The Carnivore Diet: The Good, The Bad and The Ugly
If you'd told me eight years ago I could boost performance, health metrics and shed fat by eating meat alone, I’d have bitten your arm off. After all, arms would be acceptable on this diet. Yes, the carnivore diet is a real thing
Even so just the mention of it provokes strong reaction. Can it really be good for us to just eat meat? And what are the benefits? Are there any risks? Questions, questions - let’s tuck into the meaty details behind the carnivore diet and find out.
The carnivore diet – it’s a meat feast
What is the carnivore diet?
It’s rather simple: eat nothing but animal meat.
The carnivore diet is an extreme version of low-carb diets like the paleo and ketogenic diet.
On the carnivore, you’re allowed no carbs whatsoever. No grains, fruits, sugars, vegetables, pasta, bread, alcohol. Even condiments are off limits for purists.
So, what is on the menu for a carnivore diet devotee?
- Meat: as you’re getting your daily calories from meat alone, you need to focus on red meat. Higher in fat, it’s the only way to get enough calories in to function
- Fish: they’re all accepted, but stick to fattier kinds for the same reasons as above
- Eggs: tuck in – they’re nutritious and will bump up your calorie intake
- Offal: entrails, internal organs, bone marrow, the lot. You’re good to go!
There’s debate around dairy. It’s animal produce, but many omit it due to lactose (sugar) content.
Mmm, breakfast. And lunch. And dinner
The carnivore diet – the good
Proponents of the carnivore diet claim many benefits, and it’s certainly an enticing list. On this diet they say, you can expect to:
- Lose weight. Three reasons for this:
1. It’s difficult to get enough calories from meat alone. An active male would need a minimum of 750 grams of protein per day… Blimey!
2. Protein digestion requires energy (calories), further reducing those available to you
3. With no carbs, insulin response is suppressed and thus no excess sugar stored as fat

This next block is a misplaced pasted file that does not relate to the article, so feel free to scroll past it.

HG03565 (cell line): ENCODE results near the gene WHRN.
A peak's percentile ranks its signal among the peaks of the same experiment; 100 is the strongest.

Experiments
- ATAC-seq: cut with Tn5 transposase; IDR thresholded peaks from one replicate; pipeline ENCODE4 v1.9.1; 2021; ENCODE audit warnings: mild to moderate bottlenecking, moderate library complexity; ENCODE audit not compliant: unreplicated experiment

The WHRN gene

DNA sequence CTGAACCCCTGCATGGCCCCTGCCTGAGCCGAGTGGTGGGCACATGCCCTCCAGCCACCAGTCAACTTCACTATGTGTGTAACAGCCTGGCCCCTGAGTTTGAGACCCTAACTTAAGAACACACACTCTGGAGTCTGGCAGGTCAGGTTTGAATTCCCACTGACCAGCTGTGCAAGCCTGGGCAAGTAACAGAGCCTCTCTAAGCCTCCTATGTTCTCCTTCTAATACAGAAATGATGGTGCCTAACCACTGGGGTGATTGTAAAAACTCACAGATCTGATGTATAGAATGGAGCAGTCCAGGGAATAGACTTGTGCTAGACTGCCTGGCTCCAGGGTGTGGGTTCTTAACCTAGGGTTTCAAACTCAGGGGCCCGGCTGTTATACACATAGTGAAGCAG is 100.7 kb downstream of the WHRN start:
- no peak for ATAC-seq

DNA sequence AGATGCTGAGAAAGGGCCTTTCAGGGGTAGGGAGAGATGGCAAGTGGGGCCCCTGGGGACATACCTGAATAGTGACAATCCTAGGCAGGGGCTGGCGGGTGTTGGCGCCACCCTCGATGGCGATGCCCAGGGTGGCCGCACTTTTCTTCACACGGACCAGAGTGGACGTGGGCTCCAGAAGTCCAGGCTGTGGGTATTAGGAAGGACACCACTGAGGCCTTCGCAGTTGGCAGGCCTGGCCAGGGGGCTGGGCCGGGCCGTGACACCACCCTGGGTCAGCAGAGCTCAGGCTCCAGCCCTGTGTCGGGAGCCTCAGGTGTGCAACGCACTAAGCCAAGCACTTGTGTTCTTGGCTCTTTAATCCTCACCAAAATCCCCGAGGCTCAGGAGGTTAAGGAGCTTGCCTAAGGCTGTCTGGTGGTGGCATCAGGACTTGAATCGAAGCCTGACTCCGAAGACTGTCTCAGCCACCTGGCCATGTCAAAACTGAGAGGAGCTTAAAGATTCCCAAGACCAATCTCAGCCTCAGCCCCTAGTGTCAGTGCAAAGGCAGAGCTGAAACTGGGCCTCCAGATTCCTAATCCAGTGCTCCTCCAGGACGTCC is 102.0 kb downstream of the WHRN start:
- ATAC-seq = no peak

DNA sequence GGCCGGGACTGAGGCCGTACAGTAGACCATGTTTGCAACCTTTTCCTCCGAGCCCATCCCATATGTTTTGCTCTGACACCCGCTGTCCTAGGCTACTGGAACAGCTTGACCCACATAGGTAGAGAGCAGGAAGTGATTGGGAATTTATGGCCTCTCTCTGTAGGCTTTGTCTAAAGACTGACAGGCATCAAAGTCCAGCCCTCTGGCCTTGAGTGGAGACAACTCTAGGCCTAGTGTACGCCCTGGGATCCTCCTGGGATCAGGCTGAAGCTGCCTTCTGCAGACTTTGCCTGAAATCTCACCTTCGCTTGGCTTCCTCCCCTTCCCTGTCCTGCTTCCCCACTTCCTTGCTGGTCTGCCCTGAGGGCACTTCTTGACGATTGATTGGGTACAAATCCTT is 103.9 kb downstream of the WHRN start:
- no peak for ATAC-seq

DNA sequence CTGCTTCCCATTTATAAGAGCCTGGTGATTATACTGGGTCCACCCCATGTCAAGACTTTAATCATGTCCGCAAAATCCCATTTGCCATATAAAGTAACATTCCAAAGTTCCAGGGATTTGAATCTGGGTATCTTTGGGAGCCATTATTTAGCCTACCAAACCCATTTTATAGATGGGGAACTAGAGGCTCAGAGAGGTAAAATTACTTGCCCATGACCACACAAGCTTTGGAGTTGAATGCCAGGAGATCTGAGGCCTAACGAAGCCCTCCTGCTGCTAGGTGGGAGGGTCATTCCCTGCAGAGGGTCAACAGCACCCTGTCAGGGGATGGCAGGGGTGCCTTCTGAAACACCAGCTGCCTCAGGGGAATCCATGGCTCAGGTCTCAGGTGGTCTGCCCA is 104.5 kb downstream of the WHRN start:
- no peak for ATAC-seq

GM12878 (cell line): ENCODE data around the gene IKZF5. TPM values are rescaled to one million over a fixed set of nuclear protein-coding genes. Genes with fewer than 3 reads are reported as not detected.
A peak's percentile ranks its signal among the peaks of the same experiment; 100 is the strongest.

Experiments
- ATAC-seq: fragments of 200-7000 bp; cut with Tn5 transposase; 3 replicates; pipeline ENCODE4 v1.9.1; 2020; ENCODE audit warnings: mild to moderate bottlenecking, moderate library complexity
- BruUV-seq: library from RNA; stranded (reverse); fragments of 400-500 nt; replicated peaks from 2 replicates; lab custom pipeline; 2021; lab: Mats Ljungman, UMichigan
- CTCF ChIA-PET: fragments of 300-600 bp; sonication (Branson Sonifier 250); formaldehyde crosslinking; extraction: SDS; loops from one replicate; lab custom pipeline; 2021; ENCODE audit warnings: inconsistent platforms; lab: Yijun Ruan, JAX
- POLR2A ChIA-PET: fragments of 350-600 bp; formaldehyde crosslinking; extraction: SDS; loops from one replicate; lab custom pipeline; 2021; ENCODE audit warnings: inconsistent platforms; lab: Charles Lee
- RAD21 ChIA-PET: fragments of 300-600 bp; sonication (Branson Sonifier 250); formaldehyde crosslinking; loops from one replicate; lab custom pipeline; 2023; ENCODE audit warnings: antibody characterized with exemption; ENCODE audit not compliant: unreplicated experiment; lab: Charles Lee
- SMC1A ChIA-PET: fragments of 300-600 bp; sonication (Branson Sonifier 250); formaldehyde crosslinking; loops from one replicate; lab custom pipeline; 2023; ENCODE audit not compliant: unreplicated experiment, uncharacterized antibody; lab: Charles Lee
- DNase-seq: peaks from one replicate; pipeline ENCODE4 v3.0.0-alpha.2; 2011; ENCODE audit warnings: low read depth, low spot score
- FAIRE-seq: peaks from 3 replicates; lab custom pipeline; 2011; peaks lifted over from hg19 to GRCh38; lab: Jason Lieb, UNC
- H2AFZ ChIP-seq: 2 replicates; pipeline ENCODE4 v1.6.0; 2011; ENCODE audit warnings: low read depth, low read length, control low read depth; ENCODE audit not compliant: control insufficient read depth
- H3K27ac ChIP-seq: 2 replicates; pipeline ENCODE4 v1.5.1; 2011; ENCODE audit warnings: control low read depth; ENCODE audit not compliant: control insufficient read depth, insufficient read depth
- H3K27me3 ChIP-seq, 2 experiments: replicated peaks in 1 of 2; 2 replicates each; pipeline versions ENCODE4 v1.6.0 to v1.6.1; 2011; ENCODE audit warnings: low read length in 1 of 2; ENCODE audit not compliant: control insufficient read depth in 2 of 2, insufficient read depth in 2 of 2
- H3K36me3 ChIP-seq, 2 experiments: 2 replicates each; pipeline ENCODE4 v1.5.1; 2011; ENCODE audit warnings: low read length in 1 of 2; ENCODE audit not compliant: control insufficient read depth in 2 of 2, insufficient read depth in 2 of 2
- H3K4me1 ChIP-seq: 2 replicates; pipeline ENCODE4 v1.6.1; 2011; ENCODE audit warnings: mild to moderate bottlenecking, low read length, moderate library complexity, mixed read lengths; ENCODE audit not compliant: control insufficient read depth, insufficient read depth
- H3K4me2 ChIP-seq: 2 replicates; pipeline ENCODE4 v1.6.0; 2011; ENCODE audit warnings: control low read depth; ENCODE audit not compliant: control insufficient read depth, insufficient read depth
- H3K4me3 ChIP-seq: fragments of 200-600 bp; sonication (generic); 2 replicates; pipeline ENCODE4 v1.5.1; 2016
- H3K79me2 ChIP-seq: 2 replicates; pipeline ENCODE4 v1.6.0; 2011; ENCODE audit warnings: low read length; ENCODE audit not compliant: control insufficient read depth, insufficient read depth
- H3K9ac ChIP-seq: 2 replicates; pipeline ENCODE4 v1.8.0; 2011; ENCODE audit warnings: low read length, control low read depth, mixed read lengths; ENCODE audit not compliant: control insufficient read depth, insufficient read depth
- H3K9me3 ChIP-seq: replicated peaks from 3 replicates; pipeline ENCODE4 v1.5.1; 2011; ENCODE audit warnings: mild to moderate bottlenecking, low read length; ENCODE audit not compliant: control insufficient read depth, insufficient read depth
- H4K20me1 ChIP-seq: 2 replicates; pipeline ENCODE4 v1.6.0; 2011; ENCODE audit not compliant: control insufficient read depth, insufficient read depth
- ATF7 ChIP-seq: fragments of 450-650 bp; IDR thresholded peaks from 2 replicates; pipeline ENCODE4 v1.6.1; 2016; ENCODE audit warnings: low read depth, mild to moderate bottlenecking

- Boost heart health. Despite what many say, there’s little proven link between saturated fat and heart health. In the short-term, some carnivore dieters see cholesterol levels improve.
- Reduce inflammation. One study of 50 people showed a high fat, low carb diet brought "greater improvements in systematic inflammation" than those on a high carb, low fat diet
- Reduce GI issues. One study in the World Journal of Gastroenterology suggested those on a no-fibre diet "increased frequency and ease of bowel movements".
Sounds good, but what's on the other side of the fence - are there any potential downsides to eating nothing but meat?
The carnivore diet – the bad
There are also negatives associated with this diet:
- Cancer risk. It increases. Significantly. So much we’ve devoted a separate section to this below
- Quality of research. Most evidence is subjective and based on short-term studies with small sample size. There is no hard evidence of the long-term health implications
- Lack of energy. Unless you’re 100% fat-adapted, you’ll bonk fast
- You’ll suffer. Quitting all carbs is not unlike giving up nicotine
- Hormones mayhem. Thyroid levels decrease while the stress hormone cortisol increases
- Boredom. Steak for breakfast. Every. Day. For most this will quickly become somewhat dull